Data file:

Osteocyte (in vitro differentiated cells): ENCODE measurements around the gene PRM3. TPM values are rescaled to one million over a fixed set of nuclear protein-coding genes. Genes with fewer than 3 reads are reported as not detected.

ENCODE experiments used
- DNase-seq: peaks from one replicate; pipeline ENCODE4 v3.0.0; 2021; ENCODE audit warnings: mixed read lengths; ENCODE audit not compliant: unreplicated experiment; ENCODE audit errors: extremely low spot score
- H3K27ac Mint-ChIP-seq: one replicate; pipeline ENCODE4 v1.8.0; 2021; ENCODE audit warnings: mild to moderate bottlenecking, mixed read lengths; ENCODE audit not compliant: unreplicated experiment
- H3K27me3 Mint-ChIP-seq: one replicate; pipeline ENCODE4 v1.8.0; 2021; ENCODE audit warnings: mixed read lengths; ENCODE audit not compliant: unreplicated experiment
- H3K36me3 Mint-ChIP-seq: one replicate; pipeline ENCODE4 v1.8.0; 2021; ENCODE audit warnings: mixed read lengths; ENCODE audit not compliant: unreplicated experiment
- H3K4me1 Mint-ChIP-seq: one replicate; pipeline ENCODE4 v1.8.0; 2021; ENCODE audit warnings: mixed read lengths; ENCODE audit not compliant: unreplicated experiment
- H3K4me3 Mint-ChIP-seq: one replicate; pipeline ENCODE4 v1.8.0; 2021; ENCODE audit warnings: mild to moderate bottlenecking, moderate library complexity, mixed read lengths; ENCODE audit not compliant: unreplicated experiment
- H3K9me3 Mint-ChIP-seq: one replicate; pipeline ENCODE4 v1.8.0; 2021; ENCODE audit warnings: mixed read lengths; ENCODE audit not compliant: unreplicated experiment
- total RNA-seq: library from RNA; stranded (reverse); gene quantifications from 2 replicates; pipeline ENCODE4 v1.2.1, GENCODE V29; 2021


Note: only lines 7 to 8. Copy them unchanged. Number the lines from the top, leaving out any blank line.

- H3K4me1 Mint-ChIP-seq: one replicate; pipeline ENCODE4 v1.8.0; 2021; ENCODE audit warnings: mixed read lengths; ENCODE audit not compliant: unreplicated experiment
- H3K4me3 Mint-ChIP-seq: one replicate; pipeline ENCODE4 v1.8.0; 2021; ENCODE audit warnings: mild to moderate bottlenecking, moderate library complexity, mixed read lengths; ENCODE audit not compliant: unreplicated experiment